There are actually special tools made for breaking the bead and removing the tire. They very closely resemble the tools we use to change bike tires, except they’re about 5-10 times as big. However, I’m guessing that you haven’t had a chance to get two or three of those from your local Snap-On or Mac distributor, so a not-so-sharp chisel with a wide blade will work for us.
You need the chisel flat against the tire. Push it against and under the bead as much as possible. Firmly strike the chisel with the hammer to break the bead. Start with a softer strike and work to a harder one so you don’t break anything. It’s better to strike it softer and require more blows than it is to strike it too hard and chip or crack the wheel. Do this in multiple locations close to each other until you can jump on and break the bead all around the bead. Walk the tire bead down all around the tire.
Remove the Tire from the Wheel
I built a little stand for this part of the job, just to make it easier, but you don’t need to. Once you’ve worked the bead down all the way around, you’ll notice that the inner portion of the wheel isn’t flat, that there is a section with a much smaller diameter. Work once side of the tire bead down into this narrow area. Stick the wheel back on the car and tighten the lugs enough that it is secure enough to not wiggle or wobble when working on it. Lube the bead liberally.
With one side of the bead in that narrow area, insert one of the pry bars between the tire and wheel on the side opposite where you have it worked down. Push the handle of the pry bay towards the wheel, lifting that section of the bead over the wheel. Hold that pry bar in place and insert the second one about two to four inches away and repeat the process. Pull the bead away from the wheel and work your way around the tire until that side is completely off the wheel. Lube the bead if necessary as you’re doing this.
You should now have one side of the tire completely off and the other side floppy on the wheel. It should almost look like the tire wants to fall off. Work the tire so that one side of the bead (let’s say the top) is sitting in that narrow channel. Next, insert one of the pry bars between the tire and wheel and lift the inner bead over the wheel. Repeat this process until you have a wheel on the car and a tire on the ground. Now is a great time to use some emery cloth or Scotchbrite to clean the inside of the wheel if you see rust or plaque build-up.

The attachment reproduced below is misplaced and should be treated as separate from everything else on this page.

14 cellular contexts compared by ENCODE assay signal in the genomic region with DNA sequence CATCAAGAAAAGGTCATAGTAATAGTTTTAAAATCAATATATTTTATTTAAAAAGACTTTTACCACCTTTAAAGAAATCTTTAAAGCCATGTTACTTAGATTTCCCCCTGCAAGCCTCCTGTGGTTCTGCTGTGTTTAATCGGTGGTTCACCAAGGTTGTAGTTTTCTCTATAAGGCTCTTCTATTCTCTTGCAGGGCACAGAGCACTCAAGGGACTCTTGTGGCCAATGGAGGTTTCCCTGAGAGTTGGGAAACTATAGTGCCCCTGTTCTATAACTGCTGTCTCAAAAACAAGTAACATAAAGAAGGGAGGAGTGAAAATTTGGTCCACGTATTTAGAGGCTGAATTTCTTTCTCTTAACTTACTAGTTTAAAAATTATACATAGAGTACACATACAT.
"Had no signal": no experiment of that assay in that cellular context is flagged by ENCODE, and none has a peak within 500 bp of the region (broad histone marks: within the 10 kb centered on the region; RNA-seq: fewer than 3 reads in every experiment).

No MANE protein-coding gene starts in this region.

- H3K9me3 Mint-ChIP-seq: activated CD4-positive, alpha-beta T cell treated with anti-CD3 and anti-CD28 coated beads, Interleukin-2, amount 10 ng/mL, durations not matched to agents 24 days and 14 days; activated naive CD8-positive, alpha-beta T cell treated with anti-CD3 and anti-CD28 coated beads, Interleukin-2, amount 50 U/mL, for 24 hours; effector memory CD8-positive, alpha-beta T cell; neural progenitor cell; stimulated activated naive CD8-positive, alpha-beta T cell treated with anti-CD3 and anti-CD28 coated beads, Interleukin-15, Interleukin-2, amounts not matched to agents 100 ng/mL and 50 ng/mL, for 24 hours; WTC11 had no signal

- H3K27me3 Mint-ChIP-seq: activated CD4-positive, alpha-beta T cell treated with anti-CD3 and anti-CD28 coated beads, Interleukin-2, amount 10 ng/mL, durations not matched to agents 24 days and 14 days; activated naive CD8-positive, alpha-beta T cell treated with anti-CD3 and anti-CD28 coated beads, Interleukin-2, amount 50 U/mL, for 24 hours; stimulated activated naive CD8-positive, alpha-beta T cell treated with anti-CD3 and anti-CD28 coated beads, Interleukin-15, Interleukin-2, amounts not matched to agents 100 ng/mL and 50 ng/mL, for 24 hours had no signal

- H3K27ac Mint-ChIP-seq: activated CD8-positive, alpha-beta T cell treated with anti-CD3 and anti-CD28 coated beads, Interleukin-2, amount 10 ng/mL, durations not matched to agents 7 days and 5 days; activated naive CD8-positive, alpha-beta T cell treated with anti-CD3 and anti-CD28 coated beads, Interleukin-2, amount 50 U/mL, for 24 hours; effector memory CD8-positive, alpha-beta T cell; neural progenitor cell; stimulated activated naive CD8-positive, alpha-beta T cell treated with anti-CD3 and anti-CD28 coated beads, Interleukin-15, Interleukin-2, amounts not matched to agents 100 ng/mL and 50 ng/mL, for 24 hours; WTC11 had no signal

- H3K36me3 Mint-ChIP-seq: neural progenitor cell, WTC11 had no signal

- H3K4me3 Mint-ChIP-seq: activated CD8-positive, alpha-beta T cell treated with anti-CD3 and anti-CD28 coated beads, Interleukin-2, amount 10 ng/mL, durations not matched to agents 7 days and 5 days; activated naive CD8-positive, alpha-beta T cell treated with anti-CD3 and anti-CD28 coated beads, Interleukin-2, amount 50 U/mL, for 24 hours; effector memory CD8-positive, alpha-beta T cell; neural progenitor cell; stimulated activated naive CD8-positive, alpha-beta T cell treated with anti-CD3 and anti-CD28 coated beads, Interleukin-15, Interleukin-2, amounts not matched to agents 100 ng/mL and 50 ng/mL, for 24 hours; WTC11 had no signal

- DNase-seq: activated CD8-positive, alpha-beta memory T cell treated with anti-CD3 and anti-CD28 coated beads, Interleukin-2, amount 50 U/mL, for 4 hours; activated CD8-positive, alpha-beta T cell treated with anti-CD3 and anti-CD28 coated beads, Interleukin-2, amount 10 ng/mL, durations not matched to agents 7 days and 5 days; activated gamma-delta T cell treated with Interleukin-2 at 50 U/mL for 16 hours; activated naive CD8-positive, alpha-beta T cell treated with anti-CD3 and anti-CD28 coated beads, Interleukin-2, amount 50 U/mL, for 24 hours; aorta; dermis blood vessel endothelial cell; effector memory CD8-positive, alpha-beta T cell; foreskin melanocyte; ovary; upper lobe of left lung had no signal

New Tire, Meet Wheel
Pull the wheel off the car and sit on the shop floor. Lube the wheel bead and the tire bead liberally. Set the new tire on the wheel at a slight angle. Now, firmly work your way around the bead. Chances are you’ll be able to slip the inner bead over the wheel without the tools. If not, place the blade of the pry bar under the lip of the wheel and press down firmly, pushing the bead over the lip. Repeat this process until you have one side on and one side off.
Place the upper/outer side of the tire against the wheel at an angle again and work around it, pushing the bead of the tire over the lip of the wheel. Again, use the pry bar(s) to assist you with this until you have the tire back on the wheel.
Although this sounds like the easiest part of the process, it can actually be the hardest. I’ve seen guys work at inflating a tire for several minutes in a shop with no luck. You should have your compressor fired up with a full tank of air. This sounds counter-intuitive, but you need to pull up and push down at the same time. You want to get the inner and outer beads against the wheel bead somewhat to provide an initial seal. Air it up as normal without the valve core.
As I said, this is actually the trickiest part of the project. The tire wants to stay uninflated, but I have a little secret trick (Ok, not so secret) that will help. Use a piece of rope or something similar and wrap it around the circumference of the tire tread. Pull it tight, tight. Doing this will help spread the tire beads against the wheel and provide that initial seal you need to get the beads to seat. Air it up until you hear a couple of significant “pops.” This is the bead seating. Now install the valve core and air it up to your desired pressure. You’re done. This part is easier (and a bit safer) if you put the wheel onto the car. As you’re seating the bead, if you have it on the floor of the shop, be careful because the force of the bead seating can make the tire bounce off the floor.
Build a Stand to Make This Easier
As I mentioned above, I built a small stand for myself so I can do this whole process on the shop floor, making it much easier. It is made up of a sheet of ¼ inch steel with a pipe welded into the middle. On the end of that pipe I welded a hub, with lugs. The plate is approximately four feet on a side, allowing me to stand on it to help provide leverage. I have angle iron welded onto the edges of the plate to help stiffen it. It worked great while I still had it.